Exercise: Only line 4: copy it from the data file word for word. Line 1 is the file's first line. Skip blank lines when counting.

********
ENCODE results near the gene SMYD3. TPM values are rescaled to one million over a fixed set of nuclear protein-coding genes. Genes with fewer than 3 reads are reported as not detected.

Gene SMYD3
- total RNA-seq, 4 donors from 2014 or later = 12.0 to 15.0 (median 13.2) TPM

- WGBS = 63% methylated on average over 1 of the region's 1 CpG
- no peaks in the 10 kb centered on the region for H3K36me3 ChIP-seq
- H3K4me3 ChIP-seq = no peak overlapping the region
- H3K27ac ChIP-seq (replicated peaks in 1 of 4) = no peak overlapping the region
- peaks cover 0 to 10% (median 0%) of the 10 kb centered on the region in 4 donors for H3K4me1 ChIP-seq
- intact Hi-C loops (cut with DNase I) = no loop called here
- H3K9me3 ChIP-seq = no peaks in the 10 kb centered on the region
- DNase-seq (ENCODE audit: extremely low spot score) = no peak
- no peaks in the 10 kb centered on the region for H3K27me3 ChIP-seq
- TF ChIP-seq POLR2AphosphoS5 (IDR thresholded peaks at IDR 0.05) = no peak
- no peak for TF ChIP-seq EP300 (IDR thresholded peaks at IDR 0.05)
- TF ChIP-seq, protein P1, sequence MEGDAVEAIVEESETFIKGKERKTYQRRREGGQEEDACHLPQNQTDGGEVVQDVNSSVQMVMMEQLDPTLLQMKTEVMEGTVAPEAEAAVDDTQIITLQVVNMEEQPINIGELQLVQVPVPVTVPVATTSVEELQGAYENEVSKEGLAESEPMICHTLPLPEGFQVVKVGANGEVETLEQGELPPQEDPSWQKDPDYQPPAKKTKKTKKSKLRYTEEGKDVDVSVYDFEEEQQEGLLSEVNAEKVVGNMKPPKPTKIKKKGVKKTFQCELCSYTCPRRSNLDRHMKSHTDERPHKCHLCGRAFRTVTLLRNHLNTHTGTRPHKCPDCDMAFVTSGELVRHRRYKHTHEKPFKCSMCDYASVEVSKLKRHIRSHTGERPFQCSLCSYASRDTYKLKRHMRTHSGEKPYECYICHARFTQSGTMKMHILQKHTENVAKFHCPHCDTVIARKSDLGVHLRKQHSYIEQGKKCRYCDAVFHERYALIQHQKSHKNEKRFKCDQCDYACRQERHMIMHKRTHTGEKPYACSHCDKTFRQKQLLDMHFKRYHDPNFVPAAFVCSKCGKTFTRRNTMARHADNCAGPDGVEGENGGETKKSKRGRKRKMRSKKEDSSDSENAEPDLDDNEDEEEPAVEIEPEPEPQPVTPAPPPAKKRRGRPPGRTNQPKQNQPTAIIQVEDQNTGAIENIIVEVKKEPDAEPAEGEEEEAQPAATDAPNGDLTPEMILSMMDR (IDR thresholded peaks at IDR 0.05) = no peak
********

- WGBS = 63% methylated on average over 1 of the region's 1 CpG